Despite the creation of the bad bank, it seems that toxic assets are still blighting the Spanish property sector. Recent data from the Bank of Spain revealed that bad loans reached 11.4 per cent of debts in November – a record high for the country. Although month-on-month increases have slowed down, this is a continuation of bad loan rises that have become entrenched in the industry since June 2011, totalling €192 billion (£161 billion approximately).
This comes as the country hovers on the brink of the second tranche of its financial rescue package, with an International Monetary Fund delegation on its way to oversee the sector’s restructuring. It was hoped that on January 20th, €1.9 billion would be given to the country to help it clear bad loans and toxic real estate. This is a vital part of the property market recovery and will – theoretically – enable the country to move forward.
However, not everyone is confident that the monetary injection will solve the country’s problems. Javier Diaz-Gimenez, of the IESE business school, told the Irish Times: “Until Spain starts creating employment it’s hard to see how it will start reducing that number [of bad loans].” He is not the first to recognise the barrier unemployment poses to the Spanish property market. Prime Minister Mariano Rajoy told the Financial Times that the number of citizens out of work is the biggest challenge facing the country.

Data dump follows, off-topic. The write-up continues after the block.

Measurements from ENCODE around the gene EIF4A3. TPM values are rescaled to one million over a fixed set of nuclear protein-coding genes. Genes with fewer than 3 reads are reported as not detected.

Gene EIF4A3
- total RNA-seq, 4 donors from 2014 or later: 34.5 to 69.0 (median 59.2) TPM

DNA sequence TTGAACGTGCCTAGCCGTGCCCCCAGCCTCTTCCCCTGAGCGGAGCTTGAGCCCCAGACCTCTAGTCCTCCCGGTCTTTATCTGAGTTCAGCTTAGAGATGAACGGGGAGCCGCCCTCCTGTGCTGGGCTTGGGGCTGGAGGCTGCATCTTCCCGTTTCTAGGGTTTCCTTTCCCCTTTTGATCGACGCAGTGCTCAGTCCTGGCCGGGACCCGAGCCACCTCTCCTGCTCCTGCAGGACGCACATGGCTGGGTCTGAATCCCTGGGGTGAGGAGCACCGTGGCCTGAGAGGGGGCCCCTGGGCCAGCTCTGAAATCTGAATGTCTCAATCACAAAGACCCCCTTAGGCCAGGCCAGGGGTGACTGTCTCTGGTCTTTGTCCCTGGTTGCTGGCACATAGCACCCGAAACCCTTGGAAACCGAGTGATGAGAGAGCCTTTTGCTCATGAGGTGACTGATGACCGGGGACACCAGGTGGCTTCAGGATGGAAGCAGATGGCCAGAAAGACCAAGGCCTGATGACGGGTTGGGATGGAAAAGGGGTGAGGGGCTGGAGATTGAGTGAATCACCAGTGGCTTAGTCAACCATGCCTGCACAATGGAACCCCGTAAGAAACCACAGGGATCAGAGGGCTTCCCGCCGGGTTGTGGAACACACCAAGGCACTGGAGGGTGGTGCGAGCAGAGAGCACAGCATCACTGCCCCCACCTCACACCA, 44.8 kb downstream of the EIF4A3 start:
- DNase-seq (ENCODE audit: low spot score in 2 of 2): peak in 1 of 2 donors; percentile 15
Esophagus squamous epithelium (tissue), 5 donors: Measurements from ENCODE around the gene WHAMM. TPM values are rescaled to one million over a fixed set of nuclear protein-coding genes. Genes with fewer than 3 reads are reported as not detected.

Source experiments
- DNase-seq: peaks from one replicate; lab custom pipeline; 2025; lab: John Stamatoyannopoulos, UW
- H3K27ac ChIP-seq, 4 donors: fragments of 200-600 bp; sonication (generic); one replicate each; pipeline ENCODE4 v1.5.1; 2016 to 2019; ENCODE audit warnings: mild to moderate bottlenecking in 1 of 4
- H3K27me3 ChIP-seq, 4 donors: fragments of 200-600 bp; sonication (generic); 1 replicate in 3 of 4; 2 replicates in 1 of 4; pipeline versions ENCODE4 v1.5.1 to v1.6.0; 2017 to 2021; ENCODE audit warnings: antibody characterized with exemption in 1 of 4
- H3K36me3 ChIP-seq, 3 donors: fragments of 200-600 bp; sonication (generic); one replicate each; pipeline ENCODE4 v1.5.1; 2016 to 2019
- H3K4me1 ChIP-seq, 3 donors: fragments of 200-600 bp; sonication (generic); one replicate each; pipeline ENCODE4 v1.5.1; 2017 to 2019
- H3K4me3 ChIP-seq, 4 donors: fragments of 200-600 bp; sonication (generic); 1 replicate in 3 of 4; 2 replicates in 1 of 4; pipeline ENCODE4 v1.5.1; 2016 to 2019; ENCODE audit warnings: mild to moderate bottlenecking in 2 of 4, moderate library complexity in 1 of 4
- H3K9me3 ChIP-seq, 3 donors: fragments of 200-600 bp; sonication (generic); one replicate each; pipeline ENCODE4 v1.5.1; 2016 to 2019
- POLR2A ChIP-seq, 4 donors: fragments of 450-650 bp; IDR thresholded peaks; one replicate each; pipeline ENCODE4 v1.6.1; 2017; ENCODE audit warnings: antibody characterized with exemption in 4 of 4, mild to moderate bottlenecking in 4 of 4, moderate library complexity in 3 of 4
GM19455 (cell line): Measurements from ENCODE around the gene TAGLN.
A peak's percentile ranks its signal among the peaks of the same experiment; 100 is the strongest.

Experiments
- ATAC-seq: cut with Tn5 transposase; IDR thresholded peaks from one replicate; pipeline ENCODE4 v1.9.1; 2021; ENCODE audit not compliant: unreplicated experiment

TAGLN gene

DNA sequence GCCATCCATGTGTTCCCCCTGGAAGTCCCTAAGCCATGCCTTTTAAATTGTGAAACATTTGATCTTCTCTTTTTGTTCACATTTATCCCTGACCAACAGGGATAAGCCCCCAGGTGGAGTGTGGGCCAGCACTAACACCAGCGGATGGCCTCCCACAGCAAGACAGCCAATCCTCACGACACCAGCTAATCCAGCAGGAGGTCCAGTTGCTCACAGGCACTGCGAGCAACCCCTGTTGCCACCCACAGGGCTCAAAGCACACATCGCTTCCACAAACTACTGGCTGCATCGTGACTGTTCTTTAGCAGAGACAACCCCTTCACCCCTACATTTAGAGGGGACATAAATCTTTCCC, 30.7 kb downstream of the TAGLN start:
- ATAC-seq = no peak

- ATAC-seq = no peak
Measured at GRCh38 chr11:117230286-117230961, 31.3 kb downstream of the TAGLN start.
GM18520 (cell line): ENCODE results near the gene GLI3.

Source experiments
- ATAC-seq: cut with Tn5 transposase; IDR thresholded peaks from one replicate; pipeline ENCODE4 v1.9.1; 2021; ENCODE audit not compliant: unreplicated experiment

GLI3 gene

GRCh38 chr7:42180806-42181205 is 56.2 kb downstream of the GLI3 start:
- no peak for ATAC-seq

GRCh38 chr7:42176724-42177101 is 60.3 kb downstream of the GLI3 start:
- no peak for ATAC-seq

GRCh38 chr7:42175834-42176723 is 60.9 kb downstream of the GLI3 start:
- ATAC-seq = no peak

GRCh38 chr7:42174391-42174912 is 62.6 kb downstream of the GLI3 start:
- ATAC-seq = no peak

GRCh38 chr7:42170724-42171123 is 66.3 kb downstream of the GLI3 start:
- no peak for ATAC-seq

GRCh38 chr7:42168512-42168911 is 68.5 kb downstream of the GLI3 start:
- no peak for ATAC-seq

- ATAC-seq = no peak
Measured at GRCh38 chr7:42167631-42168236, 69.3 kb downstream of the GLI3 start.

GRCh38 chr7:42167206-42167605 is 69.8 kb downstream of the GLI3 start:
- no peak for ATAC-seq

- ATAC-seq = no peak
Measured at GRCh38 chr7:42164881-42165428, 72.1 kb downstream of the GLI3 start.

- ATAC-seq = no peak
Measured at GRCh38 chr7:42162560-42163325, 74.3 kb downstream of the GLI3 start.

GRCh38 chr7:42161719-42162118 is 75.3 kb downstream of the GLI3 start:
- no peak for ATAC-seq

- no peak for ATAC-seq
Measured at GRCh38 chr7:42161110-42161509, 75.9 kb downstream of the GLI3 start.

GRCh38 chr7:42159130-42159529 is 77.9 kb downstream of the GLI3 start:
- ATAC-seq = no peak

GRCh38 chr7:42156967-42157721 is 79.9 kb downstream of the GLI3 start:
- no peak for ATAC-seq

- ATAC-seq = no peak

Throughout 2012, a further 426,364 people became unemployed. However, the end of the year brought with it some good news, with the number of people registered as out of work falling by 1.2 per cent in December to 4.85 million. This marks the first decline since July 2012 and was the best performance in December since records began in 1996. According to the country’s labour ministry, it is women and first-time workers who are driving the decline in unemployment. Nevertheless, these figures should be approached with caution and celebrations put on halt for the moment, as only the next couple of months can reveal whether the tides have turned for the country.